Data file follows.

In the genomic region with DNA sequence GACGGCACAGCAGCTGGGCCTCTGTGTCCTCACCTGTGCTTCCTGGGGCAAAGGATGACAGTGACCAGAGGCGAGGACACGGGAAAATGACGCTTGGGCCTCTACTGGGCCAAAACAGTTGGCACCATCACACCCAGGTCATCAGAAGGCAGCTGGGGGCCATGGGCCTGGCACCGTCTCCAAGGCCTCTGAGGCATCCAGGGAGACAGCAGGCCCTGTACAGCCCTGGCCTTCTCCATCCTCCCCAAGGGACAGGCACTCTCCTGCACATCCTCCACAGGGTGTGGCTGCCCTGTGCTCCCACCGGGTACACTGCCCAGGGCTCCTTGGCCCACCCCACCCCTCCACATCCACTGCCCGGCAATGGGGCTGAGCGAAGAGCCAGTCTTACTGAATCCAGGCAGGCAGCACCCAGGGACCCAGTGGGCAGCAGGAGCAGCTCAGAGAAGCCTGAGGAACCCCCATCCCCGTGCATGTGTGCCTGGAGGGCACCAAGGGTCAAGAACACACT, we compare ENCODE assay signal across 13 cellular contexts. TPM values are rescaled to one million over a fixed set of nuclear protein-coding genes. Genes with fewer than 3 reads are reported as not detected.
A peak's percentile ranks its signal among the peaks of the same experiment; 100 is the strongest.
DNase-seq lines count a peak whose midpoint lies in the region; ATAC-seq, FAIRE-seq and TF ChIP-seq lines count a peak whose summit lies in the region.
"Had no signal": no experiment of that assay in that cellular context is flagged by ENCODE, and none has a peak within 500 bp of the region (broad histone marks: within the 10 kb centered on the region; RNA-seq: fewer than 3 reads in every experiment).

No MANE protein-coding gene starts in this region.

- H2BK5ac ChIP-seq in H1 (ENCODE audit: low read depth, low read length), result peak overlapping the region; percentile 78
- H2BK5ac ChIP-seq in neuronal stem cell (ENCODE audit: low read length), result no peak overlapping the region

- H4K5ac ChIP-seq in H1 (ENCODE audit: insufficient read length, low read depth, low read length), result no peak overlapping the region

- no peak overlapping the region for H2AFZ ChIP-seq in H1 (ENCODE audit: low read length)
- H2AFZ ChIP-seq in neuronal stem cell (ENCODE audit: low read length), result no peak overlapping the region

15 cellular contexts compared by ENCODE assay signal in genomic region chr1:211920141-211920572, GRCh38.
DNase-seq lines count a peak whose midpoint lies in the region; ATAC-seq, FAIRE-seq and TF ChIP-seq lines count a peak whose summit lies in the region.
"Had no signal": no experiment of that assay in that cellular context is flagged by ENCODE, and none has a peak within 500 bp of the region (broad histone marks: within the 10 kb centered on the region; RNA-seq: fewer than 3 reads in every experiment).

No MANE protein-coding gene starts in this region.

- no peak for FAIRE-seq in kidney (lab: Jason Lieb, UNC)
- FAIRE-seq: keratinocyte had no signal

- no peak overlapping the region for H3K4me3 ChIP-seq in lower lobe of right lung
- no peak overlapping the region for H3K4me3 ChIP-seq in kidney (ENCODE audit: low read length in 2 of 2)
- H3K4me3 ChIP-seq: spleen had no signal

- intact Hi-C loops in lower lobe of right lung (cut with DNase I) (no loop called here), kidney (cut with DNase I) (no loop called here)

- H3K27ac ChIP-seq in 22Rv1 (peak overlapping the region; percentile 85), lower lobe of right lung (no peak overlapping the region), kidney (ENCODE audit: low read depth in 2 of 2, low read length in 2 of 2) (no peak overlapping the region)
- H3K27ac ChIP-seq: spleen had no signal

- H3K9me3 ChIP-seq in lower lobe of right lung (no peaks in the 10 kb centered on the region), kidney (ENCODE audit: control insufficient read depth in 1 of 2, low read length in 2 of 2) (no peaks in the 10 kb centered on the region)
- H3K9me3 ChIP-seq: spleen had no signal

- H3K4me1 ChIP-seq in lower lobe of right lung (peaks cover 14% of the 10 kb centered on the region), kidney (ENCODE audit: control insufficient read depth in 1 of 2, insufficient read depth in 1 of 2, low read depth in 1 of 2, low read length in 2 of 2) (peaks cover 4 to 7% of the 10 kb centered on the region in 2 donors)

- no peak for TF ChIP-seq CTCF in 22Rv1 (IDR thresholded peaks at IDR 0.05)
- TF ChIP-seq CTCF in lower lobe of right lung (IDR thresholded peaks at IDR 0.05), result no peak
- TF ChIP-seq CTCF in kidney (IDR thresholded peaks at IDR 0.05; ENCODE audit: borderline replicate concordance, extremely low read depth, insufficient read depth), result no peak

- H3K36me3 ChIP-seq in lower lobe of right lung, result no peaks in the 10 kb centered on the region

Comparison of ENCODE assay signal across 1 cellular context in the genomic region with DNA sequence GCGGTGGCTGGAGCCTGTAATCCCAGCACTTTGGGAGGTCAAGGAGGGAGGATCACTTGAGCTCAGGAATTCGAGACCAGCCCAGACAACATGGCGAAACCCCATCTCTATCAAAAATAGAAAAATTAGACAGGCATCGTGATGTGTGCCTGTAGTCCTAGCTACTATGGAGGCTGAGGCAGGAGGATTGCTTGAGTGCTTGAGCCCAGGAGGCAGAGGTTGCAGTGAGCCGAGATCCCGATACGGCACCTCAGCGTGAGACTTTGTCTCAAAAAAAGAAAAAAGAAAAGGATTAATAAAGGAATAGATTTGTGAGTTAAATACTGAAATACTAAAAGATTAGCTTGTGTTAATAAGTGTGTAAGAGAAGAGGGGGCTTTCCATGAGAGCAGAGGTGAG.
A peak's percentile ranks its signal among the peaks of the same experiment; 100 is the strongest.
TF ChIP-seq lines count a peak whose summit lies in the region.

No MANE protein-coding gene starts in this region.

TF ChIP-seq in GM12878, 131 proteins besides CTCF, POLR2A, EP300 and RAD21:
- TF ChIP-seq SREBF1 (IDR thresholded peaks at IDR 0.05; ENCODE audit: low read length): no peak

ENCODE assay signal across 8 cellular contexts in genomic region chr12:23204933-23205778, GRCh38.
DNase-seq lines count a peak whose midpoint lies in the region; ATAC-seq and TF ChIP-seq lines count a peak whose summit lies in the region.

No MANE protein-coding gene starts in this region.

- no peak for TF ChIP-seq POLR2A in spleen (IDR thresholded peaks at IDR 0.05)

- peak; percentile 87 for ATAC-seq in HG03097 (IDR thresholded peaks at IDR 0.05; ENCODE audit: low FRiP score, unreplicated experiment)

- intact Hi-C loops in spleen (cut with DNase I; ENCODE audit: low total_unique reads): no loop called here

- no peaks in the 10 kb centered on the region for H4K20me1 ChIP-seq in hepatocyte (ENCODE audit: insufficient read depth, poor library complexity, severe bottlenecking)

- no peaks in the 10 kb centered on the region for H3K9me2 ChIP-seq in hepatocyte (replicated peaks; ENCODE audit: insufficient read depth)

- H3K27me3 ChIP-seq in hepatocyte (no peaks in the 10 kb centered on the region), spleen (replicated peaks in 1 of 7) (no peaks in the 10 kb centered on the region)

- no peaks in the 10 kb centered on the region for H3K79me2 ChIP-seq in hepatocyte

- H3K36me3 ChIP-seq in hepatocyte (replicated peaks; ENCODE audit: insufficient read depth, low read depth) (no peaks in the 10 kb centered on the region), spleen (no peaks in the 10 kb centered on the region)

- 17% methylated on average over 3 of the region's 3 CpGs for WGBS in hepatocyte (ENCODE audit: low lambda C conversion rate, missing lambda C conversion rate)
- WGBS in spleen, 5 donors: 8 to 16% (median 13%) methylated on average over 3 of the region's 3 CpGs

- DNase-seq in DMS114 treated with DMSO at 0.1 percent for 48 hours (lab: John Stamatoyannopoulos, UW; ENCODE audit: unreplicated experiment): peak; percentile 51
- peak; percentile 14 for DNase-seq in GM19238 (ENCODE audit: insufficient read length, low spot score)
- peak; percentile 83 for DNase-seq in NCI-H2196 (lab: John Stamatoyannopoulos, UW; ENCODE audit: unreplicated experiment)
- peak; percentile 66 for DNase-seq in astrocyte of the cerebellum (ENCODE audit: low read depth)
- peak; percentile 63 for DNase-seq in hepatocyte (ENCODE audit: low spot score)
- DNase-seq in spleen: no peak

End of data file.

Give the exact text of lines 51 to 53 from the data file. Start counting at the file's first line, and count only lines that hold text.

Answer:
- peak; percentile 83 for DNase-seq in NCI-H2196 (lab: John Stamatoyannopoulos, UW; ENCODE audit: unreplicated experiment)
- peak; percentile 66 for DNase-seq in astrocyte of the cerebellum (ENCODE audit: low read depth)
- peak; percentile 63 for DNase-seq in hepatocyte (ENCODE audit: low spot score)